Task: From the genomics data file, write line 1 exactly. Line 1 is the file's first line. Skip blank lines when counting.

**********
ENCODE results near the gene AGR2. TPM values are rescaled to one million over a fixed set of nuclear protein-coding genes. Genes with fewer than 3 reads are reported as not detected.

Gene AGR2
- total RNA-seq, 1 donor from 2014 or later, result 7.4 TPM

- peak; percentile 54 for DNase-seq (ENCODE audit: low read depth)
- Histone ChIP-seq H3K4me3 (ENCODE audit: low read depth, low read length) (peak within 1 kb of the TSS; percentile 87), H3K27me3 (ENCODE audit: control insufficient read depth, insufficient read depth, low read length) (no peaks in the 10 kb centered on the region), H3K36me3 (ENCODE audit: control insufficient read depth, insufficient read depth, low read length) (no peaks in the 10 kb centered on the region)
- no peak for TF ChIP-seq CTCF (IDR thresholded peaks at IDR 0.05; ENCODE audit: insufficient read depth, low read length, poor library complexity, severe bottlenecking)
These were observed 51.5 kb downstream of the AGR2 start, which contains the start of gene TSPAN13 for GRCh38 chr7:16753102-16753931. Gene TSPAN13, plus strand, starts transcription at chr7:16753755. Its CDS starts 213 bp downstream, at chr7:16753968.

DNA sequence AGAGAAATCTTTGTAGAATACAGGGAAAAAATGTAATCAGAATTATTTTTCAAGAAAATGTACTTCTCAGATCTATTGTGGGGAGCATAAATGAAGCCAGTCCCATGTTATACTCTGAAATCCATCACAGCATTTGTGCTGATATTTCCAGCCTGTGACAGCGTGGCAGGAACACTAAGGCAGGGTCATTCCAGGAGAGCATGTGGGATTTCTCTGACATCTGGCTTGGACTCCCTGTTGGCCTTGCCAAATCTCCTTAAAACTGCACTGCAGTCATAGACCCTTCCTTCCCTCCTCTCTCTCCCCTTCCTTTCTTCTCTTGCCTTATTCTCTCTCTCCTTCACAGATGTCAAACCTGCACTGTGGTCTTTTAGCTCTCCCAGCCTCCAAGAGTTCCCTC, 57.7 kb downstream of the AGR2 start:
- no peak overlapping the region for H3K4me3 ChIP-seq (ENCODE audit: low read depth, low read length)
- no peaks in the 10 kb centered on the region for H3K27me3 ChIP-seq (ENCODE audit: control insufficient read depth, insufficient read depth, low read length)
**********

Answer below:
ENCODE results near the gene AGR2. TPM values are rescaled to one million over a fixed set of nuclear protein-coding genes. Genes with fewer than 3 reads are reported as not detected.